Cover Story

Turning Syria inside out

"Turning Syria inside out" Continued...

Issue: "Surviving Syria," June 1, 2013

In America Ishak worked as a civil engineer. He and his wife had three children and became active in the Washington, D.C.–area Church of the Apostles, an evangelical Anglican congregation. But the desire to see a pluralistic democracy in Syria ran deep: When Hafez al-Assad died and his son Bashar became president in 2000, Ishak sensed an opportunity for a new era. He returned to Damascus, opened a Christian bookstore on Straight Street in Damascus’ Old City (and later one in Hasaka) and became an outspoken advocate for minority rights and greater freedom. He became director of the Syrian Human Rights Organization and joined the Syriac Unity Party, formed largely to protect the rights (and land) of the country’s ancient Christian population.

At the time observers viewed the younger Assad, then 34, as mild-mannered, studious, and open to reform. Few realized the young president—groomed for over six years by his father—would prove as ruthless a dictator. Already, the Assad regime in 2000 was the longest-lasting in the post-World War II Middle East. 

Hafez al-Assad survived by crushing opponents and holding fast to an alliance with the Soviet Union. But his was a secular regime that involved minorities and came down hard on Muslim extremists. A 1983 massacre by Assad’s army of Sunnis in the city of Hama left an estimated 25,000 dead, mostly civilians. Intentionally, Assad left behind crushed buildings and bodies buried under layers of concrete—along with thousands of homeless—to remind the rest of the country of the destruction destined for anyone he considered opponents. The Assad creed: “Fight a hundred wars, demolish a million strongholds, and sacrifice a million martyrs” to consolidate power. 

Thirty years later that creed is playing itself out in an unrelenting civil war. It began with a brutal crackdown on street demonstrations in early 2011, with Assad forces using teargas and firing on demonstrators from helicopter gunships. By July the Free Syrian Army formed under defected Assad commanders, and by August the leading political opposition met in Turkey to form the Syrian National Council (SNC).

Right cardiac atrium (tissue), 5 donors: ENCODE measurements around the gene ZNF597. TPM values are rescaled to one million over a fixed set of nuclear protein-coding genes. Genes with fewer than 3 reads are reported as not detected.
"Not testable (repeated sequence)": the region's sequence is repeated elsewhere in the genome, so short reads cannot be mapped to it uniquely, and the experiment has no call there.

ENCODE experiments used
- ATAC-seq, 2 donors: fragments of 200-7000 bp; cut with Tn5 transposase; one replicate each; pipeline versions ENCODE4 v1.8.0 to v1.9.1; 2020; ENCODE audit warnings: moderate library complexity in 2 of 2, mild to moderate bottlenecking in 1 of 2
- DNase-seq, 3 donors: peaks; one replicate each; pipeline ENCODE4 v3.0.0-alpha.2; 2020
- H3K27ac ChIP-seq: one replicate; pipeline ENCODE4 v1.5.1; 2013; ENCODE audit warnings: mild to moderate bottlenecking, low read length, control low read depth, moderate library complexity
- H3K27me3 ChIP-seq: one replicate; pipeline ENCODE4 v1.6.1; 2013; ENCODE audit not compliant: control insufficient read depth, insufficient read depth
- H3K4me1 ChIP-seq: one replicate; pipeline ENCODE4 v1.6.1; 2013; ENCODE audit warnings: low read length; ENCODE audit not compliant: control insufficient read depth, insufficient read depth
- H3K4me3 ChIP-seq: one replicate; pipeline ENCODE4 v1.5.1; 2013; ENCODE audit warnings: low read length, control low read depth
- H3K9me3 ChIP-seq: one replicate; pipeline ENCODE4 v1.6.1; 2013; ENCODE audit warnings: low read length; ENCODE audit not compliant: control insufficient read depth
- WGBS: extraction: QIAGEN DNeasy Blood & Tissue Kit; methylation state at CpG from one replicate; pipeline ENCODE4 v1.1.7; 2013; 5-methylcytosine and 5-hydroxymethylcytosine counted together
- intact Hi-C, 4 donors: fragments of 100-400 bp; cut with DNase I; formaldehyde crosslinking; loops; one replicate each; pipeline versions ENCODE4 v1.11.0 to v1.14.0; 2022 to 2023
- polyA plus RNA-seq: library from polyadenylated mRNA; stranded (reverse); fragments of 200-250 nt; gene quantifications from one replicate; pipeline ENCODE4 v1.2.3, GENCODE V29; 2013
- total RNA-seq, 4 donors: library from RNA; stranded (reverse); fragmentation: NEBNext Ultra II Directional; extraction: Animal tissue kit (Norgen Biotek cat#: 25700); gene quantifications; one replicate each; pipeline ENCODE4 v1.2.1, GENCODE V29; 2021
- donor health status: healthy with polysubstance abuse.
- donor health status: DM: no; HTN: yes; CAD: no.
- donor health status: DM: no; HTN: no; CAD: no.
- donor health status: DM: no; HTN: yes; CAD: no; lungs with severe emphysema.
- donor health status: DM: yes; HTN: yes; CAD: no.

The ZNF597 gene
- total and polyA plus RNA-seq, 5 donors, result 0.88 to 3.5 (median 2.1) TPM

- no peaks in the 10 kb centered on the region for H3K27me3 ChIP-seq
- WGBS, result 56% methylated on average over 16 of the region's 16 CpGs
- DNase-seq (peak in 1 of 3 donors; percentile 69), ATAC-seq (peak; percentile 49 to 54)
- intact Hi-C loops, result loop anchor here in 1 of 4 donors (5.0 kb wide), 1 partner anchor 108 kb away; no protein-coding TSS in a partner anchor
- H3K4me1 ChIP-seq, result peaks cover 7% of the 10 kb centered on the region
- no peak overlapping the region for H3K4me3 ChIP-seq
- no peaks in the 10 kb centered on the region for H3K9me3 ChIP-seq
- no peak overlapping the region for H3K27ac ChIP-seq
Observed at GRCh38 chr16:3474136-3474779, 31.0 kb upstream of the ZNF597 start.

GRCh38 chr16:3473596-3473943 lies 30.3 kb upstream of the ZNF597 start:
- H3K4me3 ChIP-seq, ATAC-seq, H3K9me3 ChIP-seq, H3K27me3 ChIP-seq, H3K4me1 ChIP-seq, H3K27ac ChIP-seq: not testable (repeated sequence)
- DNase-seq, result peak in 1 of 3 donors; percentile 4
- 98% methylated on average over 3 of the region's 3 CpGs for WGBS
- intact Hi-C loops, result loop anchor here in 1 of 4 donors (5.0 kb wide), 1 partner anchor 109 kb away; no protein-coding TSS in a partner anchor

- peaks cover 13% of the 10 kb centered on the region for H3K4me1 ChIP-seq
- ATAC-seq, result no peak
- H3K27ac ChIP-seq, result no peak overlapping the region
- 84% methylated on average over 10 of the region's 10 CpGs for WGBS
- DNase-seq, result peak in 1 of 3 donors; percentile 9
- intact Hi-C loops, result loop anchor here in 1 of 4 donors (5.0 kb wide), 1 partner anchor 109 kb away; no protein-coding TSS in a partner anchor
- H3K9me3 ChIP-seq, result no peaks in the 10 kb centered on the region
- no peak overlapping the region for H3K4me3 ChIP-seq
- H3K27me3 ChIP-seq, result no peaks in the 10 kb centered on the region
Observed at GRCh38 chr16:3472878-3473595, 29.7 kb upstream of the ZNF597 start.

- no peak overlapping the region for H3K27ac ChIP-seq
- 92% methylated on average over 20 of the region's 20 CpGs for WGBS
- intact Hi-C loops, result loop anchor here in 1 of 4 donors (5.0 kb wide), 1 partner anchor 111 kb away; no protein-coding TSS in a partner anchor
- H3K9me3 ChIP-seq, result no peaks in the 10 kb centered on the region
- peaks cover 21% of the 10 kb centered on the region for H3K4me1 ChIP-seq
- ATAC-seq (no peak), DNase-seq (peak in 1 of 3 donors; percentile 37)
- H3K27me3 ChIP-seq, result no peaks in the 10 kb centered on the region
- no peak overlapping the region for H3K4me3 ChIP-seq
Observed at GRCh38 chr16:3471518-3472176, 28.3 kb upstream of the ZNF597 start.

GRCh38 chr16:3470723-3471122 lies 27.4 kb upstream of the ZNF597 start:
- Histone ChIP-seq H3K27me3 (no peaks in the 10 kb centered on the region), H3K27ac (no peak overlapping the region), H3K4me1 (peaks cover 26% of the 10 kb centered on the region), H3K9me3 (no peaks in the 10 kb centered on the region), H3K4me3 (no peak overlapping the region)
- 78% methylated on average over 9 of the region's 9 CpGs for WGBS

Bassam Ishak was one of the SNC founders. He now admits to naïvely advocating a negotiated transition to democracy—but learned Assad “has no real political tools … only force.” 

Ishak lived under surveillance and a travel ban, along with several hundred human rights activists, for five years. State security suddenly lifted the ban in 2011 under so-called “reforms” in the early days of the uprising. But then Ishak received threatening phone calls, essentially ordering him to leave the country. Did you fear for your life? I asked. “No, I feared for my freedom,” Ishak said.

He fled Damascus in September 2011, traveling only with a briefcase containing his laptop, and leaving behind his family. He lives in a neighboring country he does not want disclosed and “travels around a lot,” he told me. 

An insider to a civil war overtaken by outsiders, Ishak has a growing concern over Islamist groups in Syria. During early Assad years, he said, under the name of land reform many Christians lost their land to Muslims. Today, he said, “the revolution is treating us no better as gangs targeting Christians with kidnappings and ransoms have forced the Christians to run out of the country.”

Still a member of the SNC, he is reluctant to support its umbrella group formed last year (with tacit U.S. support) called the Syrian National Coalition. It represents all opposition groups and has won recognition as the legitimate power in Syria from the Organization of Islamic Cooperation and others. 

“They are not home to us,” Ishak said. The Coalition seeks to marginalize Syria’s Christians (who number more than 1.5 million), he believes, and “doesn’t have legitimacy with Syrian people but with countries outside.”

Six months ago Ishak became president of the Syriac National Council, a new organization representing Christians in Syria and among the diaspora in Europe, the United States, and elsewhere: “We want a new Syria that’s tolerant of pluralism, based on rule of law, with all identities respected equally. And we want the historic land of Christianity to keep its land.”

The Syriac National Council represents a break by minorities from the jihadist-leading Coalition. Its members are seeking recognition of their own. In April Ishak and other Council leaders met in Washington with lawmakers and officials at the State Department. Now that the U.S. government has committed to humanitarian aid to rebel groups, the Syriacs are requesting aid for Syriac Christians along with a security force and provision for Christian medical facilities and charities. 

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